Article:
[ THE FILM: “GREEN (AKA WHATEVER)” ] ^ 16mm b/w, color, animation. Four slackers in Phoenix explore their internal problems while under the influence of homemade hallucinogens. In production from 1993 to 1997, screened at 1997 IFFM, 1997 Austin Film Festival, SlamDunk 98, Newport Beach, Sedona, Saguaro, Atlanta, Victoria BC, a date with the Flixtour, and the upcoming Cracked Lens Screening Series in Portland, OR, and the Oshawa-Durham Film Festival in Ontario. Also currently in self-distribution, where it just finished a month-long run at Tempe’s Valley Art Theatre. ^
[ THE FILMMAKERS: ] ^ Karl T. Hirsch (writer, director, editor, producer, actor)D. Evan Long (cinematographer/animator, producer) ^
[ SO, WHAT’S YOUR STORY? ] ^ Dave and I met in 1992 doing a short film at Scottsdale Community College in Arizona. In 1993, we became partners, and began making a series of four cheap short films together which were to function as both a tool for us to learn about how to make pictures, and ultimately serve as resume pieces. Four stories about coming-of-age in your twenties, four stories about learning about the patterns we all tend to adhere to, why we have adopted certain patterns, how we lie to ourselves, and, ultimately, the moment when we realize we’ve been conducting our lives mistakenly. ^
We never had any money to begin with, we just kind of started, not really knowing the scope of what we were getting into. About halfway through, we decided to try to bookend the movie with a hook and an even larger theme, and tie it all up together in a feature-length format, which worked out really well. It took almost 4 years to complete the project, which included black and white, color, live-action and animation, but ultimately we ended up with our first feature-length film, “Whatever” (we ended up changing the title to “Green” because Susan Skoog’s film “Whatever” got picked up by Sony last fall).
We’ve been on the festival circuit since last September when we went to the IFFM in 1997. We have not found a distributor yet, and currently in self-distribution.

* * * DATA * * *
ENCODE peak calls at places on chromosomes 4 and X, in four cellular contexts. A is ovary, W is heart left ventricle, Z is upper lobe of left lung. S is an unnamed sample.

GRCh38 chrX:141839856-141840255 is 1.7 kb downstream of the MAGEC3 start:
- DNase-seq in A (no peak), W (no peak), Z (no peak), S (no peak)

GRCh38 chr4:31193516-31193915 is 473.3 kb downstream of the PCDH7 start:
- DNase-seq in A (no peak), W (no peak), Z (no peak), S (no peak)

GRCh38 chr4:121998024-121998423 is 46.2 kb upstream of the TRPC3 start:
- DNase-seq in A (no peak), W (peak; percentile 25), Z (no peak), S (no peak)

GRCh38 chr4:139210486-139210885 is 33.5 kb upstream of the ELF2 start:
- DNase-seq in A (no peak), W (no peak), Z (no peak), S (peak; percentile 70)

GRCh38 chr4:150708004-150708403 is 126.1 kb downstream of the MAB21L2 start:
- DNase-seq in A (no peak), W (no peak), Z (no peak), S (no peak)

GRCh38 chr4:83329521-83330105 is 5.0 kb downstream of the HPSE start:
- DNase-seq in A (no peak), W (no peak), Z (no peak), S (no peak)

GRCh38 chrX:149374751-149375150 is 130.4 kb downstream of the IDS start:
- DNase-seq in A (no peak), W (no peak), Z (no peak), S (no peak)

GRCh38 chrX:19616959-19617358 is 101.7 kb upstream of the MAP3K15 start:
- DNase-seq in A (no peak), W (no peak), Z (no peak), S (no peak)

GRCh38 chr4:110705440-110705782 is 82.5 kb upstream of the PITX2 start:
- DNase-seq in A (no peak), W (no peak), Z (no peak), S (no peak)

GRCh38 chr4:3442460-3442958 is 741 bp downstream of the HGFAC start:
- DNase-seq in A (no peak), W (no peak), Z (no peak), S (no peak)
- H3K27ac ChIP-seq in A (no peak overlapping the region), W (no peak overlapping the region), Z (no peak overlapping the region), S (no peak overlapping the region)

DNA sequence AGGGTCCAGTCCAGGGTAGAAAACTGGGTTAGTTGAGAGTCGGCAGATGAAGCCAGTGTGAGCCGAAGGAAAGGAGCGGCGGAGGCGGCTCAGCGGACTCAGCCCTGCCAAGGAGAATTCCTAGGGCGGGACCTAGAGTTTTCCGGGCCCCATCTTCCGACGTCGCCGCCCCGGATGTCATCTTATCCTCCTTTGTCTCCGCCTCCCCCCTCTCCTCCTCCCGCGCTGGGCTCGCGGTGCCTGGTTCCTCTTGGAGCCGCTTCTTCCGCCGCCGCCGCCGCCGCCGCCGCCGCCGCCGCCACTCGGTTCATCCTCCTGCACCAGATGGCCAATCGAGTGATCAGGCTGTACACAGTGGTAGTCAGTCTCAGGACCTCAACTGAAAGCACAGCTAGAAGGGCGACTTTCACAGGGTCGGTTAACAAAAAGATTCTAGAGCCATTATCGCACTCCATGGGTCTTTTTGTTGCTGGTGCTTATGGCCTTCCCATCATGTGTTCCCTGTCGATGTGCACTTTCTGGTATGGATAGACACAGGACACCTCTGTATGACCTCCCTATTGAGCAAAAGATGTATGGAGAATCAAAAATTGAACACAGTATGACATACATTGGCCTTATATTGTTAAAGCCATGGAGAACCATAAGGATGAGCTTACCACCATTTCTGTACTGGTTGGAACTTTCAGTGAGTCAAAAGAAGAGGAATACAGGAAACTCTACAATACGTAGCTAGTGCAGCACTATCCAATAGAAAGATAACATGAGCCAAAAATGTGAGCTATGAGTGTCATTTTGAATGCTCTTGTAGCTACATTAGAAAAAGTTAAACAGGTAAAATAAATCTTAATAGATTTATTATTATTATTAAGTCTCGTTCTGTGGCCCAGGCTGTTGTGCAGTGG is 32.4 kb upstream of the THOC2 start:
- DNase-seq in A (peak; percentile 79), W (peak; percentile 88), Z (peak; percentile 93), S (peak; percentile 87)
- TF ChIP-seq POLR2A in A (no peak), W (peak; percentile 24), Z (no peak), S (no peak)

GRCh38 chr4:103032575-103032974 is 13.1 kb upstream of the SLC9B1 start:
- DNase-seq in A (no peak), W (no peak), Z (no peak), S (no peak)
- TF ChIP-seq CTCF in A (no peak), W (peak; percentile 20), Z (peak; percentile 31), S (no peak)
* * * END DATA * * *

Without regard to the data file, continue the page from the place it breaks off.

[ WHAT WAS LEFT ON THE CUTTING ROOM FLOOR? ] ^ Oh, man, are you kidding? A TON of stuff. Because we went for a feature instead of four short pieces, things had to move at a different pace, and I ended up slicing out some really great bits. For example, we had shot an entire sequence in four locations and with about twelve actors dedicated to Uma Thurman. It was a collage of men explaining who their perfect woman was, and each one of them ultimately mentioned that it was, in fact, Uma Thurman. There was also another hysterical sequence in which a 15-year-old female transient (played by Treva Jackson) tries to explain why women are so obsessed with their weight — it’s all about Jane Fonda in “Barbarella”. There was another cool sequence that Dave did which was ultimately cut, where we double-exposed headlines and photos of “philisophical” people over a shot of a spinning wheel, kind of like an old Frank Capra film or something. It took days to shoot that, and now, well, it’s just gone. I could easily go on, because it was in the editing process that a lot of this film was figured out. Furthermore, about 1/4 of this film was reshoots of material that didn’t work — most of it being the stuff that I was in. ^